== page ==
Research Reaching Outside Academia
Research from faculty of Baylor University's Hankamer School of Business that has reached audiences outside of academia.
Hope Koch, Associate Professor, Information Systems
Dorothy Leidner, Ferguson Professor of Information Systems and Director of the Information Systems PhD Program
Koch has conducted social networking research to help organizations learn how to leverage social networking technologies. In January 2010, she presented "Using Social Networks to Build Your Business" for nearly 200 business entrepreneurs at the Supply and Equipment Foodservice Alliance Executive Forum.
Koch and Leidner, with Baylor PhD student and coauthor Ester Gonzalez, wrote "Assimilating Generation Y IT New Hires Into USAA's Workforce: The Role of an Enterprise 2.0 System," which was published in MIS Quarterly Executive, December 2010. The article will impact business by providing insight on using internal social networking systems to increase employee engagement. The research team also wrote "Resolving IT-Culture Conflict in Enterprise 2.0 Implementations," which they submitted to the Americas Conference on Information Systems. This paper discusses how organizations with cultures that contrast with the values of Enterprise 2.0 systems can implement Enterprise 2.0 systems in an effort to change their culture, improve knowledge sharing and improve communication.
The research team in currently investigating the implementation of social networking sites to improve innovation, knowledge sharing, and communication within organizations. If you would like to participate in the research, please contact Hope_Koch@baylor.edu.
Steve Bradley, Assistant Professor, Management and Entrepreneurship
Kendall Artz, Department Chair, Management and Entrepreneurship, and Director of the Baylor Entrepreneurship Program
Bradley and Artz's research explains the power of microcredit and innovation in developing economies, and has the potential to impact countries across the globe. Bradley and Artz, with Jimmy Hulett, wrote "The Innovation Necessity: Evidence from Microcredit in the Dominican Republic" published in the Journal of International Development, December 2010. Bradley and Artz, with coauthors Jeff McMullen and Edward Simiyu, wrote "Capital is Not Enough: Innovation in Developing Economies" published in the Journal of Management Studies, 2011.
Artz will present "Self-employed or Employing Others? Pre-Entry Capabilities, Entrepreneurial Action, and the Learned Resourcefulness of Microcredit Firm Founders," coauthored by Steve Bradley, Jeff McMullen and Edward Simiyu, at the Babson College Entrepreneurship Conference, which will be held in Syracuse, N.Y., June 2011. Bradley will present "Entrepreneurial Networks – the Ties That Free or the Ties that Bind? Evidence from Microcredit Lending Groups," coauthored by Mitchell Neubert, Baylor associate professor and Chavanne Chair for Christian Ethics in Business; Hana Milanov and Edward Simiyu, at the conference.
Van Pham, associate professor of Economics
Pham's research focuses on the study of labor markets, international trade, economic growth and industrial organization. By applying economic theory to these aspects, Pham's research has implications for trade and local policy as well as business strategy.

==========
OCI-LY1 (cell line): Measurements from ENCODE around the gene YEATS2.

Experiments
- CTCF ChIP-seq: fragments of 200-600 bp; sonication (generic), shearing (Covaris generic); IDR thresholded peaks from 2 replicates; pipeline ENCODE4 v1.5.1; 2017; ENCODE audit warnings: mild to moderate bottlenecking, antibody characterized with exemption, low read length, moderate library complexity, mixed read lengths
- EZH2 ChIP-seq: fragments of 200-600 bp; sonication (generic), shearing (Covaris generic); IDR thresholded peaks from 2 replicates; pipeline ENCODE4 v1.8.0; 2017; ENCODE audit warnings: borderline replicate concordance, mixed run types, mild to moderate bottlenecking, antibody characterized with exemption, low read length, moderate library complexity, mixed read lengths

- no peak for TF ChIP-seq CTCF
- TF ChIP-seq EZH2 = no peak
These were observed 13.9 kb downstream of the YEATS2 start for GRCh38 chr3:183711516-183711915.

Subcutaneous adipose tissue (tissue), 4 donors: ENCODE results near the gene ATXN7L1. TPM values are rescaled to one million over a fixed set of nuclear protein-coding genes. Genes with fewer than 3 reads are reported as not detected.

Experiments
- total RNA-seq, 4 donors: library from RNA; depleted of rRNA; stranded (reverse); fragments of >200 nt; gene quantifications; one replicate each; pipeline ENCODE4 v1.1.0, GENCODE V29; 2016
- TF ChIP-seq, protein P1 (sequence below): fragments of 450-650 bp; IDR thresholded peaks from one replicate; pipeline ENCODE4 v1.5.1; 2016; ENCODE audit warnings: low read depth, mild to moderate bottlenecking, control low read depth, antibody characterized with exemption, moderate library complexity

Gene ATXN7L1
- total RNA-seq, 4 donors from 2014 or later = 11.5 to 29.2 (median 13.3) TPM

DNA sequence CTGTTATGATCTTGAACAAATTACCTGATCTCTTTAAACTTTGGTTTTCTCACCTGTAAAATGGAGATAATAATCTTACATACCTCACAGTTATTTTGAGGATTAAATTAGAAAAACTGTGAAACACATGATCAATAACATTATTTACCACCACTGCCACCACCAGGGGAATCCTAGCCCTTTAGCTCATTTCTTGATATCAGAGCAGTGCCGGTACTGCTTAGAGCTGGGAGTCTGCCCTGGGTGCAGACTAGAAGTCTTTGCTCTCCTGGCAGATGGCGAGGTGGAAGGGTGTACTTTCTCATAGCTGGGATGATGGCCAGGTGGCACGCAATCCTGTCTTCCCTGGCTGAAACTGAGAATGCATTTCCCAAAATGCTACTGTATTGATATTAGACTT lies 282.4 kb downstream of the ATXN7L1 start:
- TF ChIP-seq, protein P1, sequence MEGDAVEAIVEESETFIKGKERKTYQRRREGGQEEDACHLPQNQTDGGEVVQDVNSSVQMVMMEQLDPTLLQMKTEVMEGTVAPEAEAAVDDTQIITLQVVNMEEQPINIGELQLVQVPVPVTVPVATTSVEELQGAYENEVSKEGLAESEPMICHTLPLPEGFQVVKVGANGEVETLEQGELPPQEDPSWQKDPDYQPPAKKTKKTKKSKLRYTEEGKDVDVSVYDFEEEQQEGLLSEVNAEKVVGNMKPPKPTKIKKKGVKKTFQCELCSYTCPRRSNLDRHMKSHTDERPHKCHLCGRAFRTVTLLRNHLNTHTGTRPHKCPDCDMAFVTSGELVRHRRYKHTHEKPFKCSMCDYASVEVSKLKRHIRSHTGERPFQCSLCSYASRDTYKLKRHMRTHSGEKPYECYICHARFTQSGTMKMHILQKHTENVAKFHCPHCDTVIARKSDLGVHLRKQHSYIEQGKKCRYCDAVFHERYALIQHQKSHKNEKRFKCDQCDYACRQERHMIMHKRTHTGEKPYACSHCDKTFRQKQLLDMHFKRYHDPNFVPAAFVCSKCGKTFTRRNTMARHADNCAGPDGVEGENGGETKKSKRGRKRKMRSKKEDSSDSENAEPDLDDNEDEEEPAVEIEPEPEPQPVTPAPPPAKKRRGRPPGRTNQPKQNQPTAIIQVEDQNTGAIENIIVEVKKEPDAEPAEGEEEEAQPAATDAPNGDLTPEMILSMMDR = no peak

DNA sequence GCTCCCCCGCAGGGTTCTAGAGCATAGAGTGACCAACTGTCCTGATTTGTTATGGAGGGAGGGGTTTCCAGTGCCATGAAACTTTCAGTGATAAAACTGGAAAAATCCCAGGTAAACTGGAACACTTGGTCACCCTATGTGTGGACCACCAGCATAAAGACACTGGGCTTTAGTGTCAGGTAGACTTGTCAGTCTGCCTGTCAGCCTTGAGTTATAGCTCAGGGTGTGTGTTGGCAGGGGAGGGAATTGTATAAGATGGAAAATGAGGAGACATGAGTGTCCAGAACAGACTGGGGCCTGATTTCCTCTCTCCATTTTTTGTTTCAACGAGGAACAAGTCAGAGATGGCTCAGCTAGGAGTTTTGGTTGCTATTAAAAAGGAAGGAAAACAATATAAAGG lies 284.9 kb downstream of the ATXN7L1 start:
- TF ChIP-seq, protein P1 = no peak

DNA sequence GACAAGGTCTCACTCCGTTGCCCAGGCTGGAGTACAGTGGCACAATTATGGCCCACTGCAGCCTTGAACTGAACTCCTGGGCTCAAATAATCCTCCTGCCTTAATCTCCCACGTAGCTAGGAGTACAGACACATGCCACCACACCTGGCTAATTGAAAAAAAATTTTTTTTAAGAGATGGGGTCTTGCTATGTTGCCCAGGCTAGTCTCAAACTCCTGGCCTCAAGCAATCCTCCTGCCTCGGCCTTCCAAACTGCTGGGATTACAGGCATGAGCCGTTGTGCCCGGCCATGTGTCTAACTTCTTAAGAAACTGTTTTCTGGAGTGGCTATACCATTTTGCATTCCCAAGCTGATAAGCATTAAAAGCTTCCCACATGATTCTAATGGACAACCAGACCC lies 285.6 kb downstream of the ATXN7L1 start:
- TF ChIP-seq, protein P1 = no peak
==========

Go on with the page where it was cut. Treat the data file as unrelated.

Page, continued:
His paper, "Imports "R" Us: Retail Chains as Platforms for Developing-Country Imports," coauthored by Emek Basker, was published in the American Economic Review Papers and Proceedings, Vol. 100, No. 2. Pham and his coauthor presented this research at the American Economic Association's annual meeting in 2010, and at universities across the nation and the world including Australia, Israel and Canada.
Theodore Waldron, Assistant Professor, Management & Entrepreneurship
Waldron's research explores the growing influence of social forces-such as activist organizations-on commerce. More specifically, his studies address the antecedents, mechanisms and consequences of activism against firms and markets.
Waldron's work, "Non-Market Action: Explaining How Non-Market Players Disruptively Change Corporate Competitive Practices," is included in the forthcoming book Market Entry, Competitive Dynamics, and Entrepreneurship, Cambridge, Mass.: Edward Elgar Publishing.
Waldron has presented his work at a number of international conferences. He presented "Activist Attack Strategies," coauthored by Gideon Markman, at the Academy of Management Meeting held in Montreal, Canada, August 2010.
Waldron will present "Non-Market Action: Exploring How Non-Market Players Disruptively Change Corporate Competitive Practices" and "Organizational Conflict: Explicating the Influence of Non-Market Players on Firms and Markets," coauthored by Gideon Markman, at the Academy of Management Meeting, which will be held in San Antonio, Texas, August 2011. He will also present "Activist Campaigns Against Markets: Conceptualizing the Role of Corporate Identity in Campaign Effectiveness," coauthored by Chad Navis and Greg Fisher, at the meeting.
Waldron will present "Non-Market Disruption: The Consequences of Non-Market Action for Industrial Competition," coauthored by Gideon Markman, at the Strategic Management Society Conference held in Miami, Fla., October 2011. Waldron will also present "Social Collaboration Strategies, Corporate Social Responsibility, and Firm Reputation," coauthored by Baylor faculty members Kendall Artz and Patricia Norman, at the conference. He will present "Corporate Identity and the Effectiveness of Activist Campaigns Against Markets," coauthored by Chad Navis and Greg Fisher, at the Southern Management Association Meeting held in Savannah, Ga., November 2011.